Randomised placebo-controlled trials (RPCTs) are the gold standard for evaluating novel treatments. However, this design is rarely used in the context of orthopaedic interventions where participants are assigned to a real or placebo surgery. The present study examines attitudes towards RPCTs for orthopaedic surgery among 687 orthopaedic surgeons across the USA. When presented with a vignette describing an RPCT for orthopaedic surgery, 52.3% of participants viewed it as ‘completely’ or ‘mostly’ unethical. Participants were also asked to rank-order the value of five different types of evidence supporting the efficacy of a surgery, ranging from RPCT to an anecdotal report. Responses regarding RPCTs were polarised with 26.4% viewing it as the least valuable (even less valuable than an anecdote) and 35.7 .% viewing it as the most valuable. Where equipoise exists, if we want to subject orthopaedic surgeries to the highest standard of evidence (RPCTs) before they are implemented in clinical practice, it will be necessary to educate physicians on the value and ethics of placebo surgery control conditions. Otherwise, invasive procedures may be performed without any benefits beyond possible placebo effects.
- pain management
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Contributors Manuscript writing: MHB, CB, JS, KW. Survey design: MHB, MNR, MM, CB, RMT, FLB, JDR, KW. Statistical analysis: MHB, KW. Interpretation of results: MHB, MNR, CB, RMT, KW. Acquisition of funding: MHB, MM, FLB, JDR. Manuscript edits: MM, RMT, JDR.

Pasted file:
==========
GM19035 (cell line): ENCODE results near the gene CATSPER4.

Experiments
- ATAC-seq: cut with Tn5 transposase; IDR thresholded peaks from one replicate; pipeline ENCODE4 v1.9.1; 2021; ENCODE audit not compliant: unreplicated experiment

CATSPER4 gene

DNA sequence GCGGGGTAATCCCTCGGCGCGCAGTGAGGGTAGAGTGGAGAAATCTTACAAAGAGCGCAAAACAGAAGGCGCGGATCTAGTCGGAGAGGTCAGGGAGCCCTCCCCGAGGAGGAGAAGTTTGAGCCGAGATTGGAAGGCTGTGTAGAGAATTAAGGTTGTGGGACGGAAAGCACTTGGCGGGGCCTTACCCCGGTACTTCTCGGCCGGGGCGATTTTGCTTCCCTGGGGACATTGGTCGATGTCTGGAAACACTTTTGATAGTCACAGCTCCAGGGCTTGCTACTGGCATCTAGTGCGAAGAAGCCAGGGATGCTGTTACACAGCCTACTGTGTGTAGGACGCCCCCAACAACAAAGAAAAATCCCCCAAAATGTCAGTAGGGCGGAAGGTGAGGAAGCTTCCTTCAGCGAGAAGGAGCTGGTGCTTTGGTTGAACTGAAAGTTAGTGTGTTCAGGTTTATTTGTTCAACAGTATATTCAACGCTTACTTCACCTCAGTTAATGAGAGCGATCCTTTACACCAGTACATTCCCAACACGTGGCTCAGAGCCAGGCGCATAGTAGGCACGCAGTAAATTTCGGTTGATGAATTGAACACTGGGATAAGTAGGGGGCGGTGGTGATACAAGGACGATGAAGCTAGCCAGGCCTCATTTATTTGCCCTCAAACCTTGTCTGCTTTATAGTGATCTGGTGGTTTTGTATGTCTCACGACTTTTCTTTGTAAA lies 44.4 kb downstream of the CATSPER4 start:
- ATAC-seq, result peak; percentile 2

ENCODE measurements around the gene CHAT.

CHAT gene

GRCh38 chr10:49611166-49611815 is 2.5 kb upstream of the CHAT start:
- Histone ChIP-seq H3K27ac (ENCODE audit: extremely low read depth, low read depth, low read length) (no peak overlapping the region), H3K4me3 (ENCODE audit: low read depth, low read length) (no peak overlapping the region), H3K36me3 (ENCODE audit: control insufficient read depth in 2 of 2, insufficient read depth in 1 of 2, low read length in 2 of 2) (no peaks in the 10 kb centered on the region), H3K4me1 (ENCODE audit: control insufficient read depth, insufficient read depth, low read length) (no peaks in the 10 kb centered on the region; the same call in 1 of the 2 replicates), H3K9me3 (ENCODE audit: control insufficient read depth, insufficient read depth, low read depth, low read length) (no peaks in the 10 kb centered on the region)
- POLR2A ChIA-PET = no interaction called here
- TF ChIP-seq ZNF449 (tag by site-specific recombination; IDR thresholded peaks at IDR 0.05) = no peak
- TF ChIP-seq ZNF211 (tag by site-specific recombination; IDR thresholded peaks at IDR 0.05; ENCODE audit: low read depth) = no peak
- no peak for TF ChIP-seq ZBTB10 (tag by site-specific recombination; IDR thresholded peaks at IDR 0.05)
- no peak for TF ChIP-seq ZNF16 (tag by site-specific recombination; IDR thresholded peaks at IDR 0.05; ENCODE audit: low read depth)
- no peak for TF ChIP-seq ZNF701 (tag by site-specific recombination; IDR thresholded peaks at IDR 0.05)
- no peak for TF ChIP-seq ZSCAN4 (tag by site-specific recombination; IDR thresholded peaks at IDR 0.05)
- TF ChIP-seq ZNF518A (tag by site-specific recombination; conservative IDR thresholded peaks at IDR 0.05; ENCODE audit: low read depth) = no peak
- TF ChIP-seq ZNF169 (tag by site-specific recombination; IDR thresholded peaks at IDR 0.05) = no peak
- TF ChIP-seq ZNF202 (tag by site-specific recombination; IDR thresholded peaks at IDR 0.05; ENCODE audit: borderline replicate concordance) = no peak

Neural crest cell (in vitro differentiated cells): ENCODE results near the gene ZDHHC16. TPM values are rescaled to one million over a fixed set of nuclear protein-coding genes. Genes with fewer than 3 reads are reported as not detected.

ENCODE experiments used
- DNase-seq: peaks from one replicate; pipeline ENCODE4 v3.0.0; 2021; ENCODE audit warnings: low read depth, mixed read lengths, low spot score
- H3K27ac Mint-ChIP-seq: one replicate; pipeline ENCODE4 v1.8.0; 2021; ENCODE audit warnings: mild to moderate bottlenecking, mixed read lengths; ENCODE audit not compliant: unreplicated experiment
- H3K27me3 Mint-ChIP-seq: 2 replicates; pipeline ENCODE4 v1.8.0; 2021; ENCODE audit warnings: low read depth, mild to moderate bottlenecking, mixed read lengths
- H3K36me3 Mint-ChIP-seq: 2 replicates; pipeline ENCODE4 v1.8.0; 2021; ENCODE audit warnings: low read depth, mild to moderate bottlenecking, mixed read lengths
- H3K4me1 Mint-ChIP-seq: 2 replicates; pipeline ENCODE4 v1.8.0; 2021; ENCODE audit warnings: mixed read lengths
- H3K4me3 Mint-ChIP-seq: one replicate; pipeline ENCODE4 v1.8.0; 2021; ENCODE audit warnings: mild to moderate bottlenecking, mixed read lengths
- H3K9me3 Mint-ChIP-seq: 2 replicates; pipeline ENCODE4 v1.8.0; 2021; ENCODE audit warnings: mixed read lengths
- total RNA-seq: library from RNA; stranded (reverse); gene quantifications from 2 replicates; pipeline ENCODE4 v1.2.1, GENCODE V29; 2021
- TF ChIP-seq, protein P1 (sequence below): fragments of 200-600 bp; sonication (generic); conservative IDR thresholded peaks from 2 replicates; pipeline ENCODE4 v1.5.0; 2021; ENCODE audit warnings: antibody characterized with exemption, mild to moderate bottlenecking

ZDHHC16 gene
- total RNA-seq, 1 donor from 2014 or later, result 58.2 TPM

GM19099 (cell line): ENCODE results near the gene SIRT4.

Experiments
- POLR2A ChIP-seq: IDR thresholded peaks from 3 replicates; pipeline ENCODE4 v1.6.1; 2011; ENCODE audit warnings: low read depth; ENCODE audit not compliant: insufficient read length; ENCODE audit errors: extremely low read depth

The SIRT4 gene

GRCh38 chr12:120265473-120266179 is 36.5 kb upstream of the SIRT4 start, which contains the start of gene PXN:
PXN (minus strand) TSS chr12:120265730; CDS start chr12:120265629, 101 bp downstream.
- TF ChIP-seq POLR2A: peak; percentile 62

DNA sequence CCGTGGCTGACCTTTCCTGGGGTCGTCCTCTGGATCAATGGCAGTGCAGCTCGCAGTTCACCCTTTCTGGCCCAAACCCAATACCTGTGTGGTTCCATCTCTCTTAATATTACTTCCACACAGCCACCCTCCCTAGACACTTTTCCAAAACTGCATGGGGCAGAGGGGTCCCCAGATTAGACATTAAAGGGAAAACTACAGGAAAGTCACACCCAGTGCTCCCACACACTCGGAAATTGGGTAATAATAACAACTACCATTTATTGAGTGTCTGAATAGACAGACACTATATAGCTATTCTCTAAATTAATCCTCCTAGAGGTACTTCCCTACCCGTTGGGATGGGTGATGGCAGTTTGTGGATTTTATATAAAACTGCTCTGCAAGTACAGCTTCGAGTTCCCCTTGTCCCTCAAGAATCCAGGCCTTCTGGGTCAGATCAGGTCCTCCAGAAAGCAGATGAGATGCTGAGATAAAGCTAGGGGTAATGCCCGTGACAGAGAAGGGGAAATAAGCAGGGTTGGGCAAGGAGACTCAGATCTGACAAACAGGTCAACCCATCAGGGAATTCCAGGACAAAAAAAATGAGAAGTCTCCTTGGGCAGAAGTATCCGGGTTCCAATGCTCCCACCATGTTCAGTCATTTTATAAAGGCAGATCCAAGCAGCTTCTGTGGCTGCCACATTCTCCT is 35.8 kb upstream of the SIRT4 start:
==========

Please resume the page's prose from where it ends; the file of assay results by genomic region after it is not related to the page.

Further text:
Funding MHB was supported by K01DA048087 awarded by the National Institute on Drug Abuse. CB was supported by the John F. Keane & Family Visiting Scholar grant. JDR was supported by P20 GM125507 awarded by the National Institute of General Medical Sciences from which MHB and FLB have received funding. JS, through his involvement with the Murdoch Children’s Research Institute, received funding through from the Victorian State Government through the Operational Infrastructure Support (OIS) Program.
Competing interests JS is a Partner Investigator on an Australian Research Council grant LP190100841 which involves industry partnership from Illumina. He does not personally receive any funds from Illumina. JS is a Bioethics Committee consultant for Bayer.
Provenance and peer review Not commissioned; externally peer reviewed.
Author note The authors thank Dr. John Kelley for his thoughtful feedback.